An anal abscess is an infected cavity filled with pus occurs around the anus or rectum. It is mostly the result of an acute infection in the internal glands of the anus. Sometimes obstructed and inflamed by bacteria, feces or foreign matter can clog an anal gland and tunnel into the tissue around the anus or rectum, where it may then collect in a cavity called an abscess.
An anal fistula (also commonly called fistula-in-ano) is mostly the result of a previous or current anal abscess. A fistula is an abnormal opening of the skin that connects a clogged gland inside the anal canal to the outside skin.
Symptoms of Anal Abscesses
Superficial anal abscesses are often associated with:
- Pain, which is usually constant, throbbing, and worse when sitting down
- Skin irritation around the anus, including swelling, redness, and tenderness
- Discharge of pus
- Constipation or pain associated with bowel movements
Deeper anal abscesses may also be associated with:
Occasionally, fever is the only symptom of deep anal abscesses.
Can the abscess or fistula recur?
As previously mentioned, up to 50% of abscesses may re-present as another abscess/ frank fistula.
Causes of Anal Abscesses
- An anal fissure, a tear in the anal canal, that becomes infected
- Sexually transmitted infections
- Blocked anal glands
Risk factors for anal abscesses include:
- Inflammatory bowel disease such as Crohn’s disease or ulcerative colitis
- Pelvic inflammatory disease
- Being the receptive partner in anal sex
- Use of medications such as prednisone
Diagnosis of Anal Abscesses
A clinical assessment — including a digital rectal exam — is sufficient to diagnose an anal abscess. But some patients may require further tests to screen for:
- inflammatory bowel disease
- Diverticular disease
- Rectal cancer
- Sexually transmitted infections
In occasional cases, an examination may be done under anesthesia. The doctor may also ask for Endo-anal ultrasonography, a CT scan, or an MRI.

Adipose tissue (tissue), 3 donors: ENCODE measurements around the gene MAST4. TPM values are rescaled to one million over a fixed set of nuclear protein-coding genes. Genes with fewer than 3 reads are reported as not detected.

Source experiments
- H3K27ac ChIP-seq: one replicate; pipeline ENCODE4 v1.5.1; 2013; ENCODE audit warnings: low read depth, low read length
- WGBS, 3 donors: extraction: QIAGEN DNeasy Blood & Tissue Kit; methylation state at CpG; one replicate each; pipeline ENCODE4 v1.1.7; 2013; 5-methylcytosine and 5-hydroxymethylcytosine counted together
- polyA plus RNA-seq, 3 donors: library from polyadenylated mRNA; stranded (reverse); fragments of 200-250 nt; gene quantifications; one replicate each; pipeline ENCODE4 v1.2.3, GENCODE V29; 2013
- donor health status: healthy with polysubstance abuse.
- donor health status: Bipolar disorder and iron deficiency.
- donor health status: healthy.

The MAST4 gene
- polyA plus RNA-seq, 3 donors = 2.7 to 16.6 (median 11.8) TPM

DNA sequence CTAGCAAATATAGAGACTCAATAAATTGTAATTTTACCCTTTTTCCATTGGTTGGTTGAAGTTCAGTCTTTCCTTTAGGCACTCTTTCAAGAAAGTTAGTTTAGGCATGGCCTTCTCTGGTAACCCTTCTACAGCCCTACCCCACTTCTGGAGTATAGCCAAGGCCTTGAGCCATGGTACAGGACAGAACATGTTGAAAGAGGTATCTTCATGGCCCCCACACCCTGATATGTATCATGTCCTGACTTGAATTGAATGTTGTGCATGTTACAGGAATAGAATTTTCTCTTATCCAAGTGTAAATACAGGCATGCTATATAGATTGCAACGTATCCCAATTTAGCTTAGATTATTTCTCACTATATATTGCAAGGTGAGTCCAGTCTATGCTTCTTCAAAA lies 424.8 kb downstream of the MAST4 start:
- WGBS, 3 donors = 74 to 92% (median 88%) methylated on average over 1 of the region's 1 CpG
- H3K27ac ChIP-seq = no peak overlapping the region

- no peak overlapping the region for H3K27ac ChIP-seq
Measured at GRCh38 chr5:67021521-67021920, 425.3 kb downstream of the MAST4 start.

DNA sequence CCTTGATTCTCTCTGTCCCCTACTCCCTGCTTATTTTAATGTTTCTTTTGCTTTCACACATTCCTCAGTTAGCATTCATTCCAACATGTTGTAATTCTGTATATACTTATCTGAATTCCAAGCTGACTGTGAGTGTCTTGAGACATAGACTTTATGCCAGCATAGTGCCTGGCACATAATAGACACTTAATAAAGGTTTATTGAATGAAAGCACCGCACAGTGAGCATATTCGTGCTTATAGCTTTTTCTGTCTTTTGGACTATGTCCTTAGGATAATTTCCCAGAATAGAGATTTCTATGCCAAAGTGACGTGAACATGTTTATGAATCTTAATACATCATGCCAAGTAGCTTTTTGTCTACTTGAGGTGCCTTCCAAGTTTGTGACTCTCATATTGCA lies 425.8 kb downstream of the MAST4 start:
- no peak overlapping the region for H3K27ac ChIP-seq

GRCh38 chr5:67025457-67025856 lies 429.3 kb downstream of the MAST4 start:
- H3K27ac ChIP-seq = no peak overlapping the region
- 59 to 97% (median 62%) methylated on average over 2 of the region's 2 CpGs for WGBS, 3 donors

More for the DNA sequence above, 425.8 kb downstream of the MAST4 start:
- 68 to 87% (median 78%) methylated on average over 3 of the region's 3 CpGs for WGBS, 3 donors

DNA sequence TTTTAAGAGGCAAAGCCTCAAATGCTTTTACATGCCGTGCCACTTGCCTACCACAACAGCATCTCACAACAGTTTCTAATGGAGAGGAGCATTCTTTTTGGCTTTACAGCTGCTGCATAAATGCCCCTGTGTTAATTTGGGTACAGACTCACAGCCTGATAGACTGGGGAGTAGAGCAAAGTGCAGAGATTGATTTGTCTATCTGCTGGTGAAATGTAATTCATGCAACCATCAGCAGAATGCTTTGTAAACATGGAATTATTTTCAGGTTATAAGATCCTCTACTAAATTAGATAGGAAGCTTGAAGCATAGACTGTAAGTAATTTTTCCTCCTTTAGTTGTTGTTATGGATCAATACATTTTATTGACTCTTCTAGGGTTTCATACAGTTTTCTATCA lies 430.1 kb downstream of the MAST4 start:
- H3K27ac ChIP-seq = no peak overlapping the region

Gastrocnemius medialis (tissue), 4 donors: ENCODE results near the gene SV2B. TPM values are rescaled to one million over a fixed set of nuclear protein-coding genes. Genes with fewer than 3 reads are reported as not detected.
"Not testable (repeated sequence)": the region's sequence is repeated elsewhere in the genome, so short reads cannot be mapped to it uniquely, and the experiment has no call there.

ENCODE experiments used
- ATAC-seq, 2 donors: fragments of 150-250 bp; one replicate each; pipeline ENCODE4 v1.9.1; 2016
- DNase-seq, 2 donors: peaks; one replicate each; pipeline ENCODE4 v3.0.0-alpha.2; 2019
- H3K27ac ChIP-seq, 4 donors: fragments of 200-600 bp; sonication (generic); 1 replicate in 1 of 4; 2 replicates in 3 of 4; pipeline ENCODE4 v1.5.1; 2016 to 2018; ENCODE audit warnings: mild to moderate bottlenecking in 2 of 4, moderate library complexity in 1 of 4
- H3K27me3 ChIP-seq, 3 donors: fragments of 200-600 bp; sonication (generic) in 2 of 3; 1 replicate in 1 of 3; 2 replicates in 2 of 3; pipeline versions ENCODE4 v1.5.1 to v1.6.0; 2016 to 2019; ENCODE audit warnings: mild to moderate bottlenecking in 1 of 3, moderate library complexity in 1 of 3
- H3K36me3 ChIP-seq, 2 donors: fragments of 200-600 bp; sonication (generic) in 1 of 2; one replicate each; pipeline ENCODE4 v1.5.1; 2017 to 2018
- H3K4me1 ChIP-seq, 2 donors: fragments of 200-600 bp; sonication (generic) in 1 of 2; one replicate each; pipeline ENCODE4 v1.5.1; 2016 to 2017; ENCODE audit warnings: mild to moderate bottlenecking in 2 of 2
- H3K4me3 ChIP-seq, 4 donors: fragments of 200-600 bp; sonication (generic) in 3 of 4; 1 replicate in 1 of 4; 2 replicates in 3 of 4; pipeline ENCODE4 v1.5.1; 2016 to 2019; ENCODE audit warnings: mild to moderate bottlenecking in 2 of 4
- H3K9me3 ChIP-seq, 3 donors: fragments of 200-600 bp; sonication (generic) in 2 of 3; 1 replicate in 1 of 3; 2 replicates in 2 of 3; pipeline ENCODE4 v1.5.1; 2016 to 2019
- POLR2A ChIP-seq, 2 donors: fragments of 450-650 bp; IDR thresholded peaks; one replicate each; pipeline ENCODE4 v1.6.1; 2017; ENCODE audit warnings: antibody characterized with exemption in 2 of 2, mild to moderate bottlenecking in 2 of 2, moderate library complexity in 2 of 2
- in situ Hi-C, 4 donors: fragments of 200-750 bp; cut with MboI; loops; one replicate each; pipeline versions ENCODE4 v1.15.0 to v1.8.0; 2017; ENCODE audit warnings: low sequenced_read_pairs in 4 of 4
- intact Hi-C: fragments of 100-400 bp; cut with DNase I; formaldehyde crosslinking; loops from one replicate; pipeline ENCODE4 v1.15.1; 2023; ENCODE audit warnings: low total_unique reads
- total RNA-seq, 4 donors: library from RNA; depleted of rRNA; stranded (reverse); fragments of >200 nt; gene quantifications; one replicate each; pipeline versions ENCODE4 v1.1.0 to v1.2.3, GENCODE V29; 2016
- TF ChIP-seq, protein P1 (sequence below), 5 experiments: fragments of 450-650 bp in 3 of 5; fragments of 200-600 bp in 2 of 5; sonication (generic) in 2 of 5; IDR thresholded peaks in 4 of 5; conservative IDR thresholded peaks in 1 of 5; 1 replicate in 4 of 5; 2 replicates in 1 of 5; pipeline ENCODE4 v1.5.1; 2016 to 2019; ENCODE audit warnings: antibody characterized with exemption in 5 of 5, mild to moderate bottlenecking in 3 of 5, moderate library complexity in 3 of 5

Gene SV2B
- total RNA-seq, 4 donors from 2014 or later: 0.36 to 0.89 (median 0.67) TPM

What are the treatments for an anal fistula?
Surgery is mostly recommended to cure an anal fistula. The surgery is performed by a colorectal surgeon. The objective of the surgery is a balance between getting rid of the fistula while protecting the anal sphincter muscles, which could cause incontinence if damaged.
Fistulas in which there is no or little sphincter muscle involved are treated with a Fistulotomy (the skin and muscle over the tunnel are cut open to convert it from a tunnel to an open groove). This procedure permits the fistula tract to heal from the bottom up.
In the case of complex fistula, the surgeon may have to place a special drain called a Seton, which remains in place for at least 6 weeks. After a seton is placed, a second operation is almost always performed:
- A fistulotomy, or
- An advancement flap procedure (the fistula is covered with a flap, or piece of tissue, taken from the rectum, like a trap door), or
- A Ligation of the Intersphincteric Fistula Tract (LIFT) procedure (the skin above the fistula is opened up, the sphincter muscles are spread, and the fistula is tied off).
Fistula surgery is usually done on an outpatient basis, which means the patient can go home the same day. Patients who have very large or deep fistula tunnels may have to stay in the hospital after the surgery. Some fistulas may require several operations to get rid of the fistula.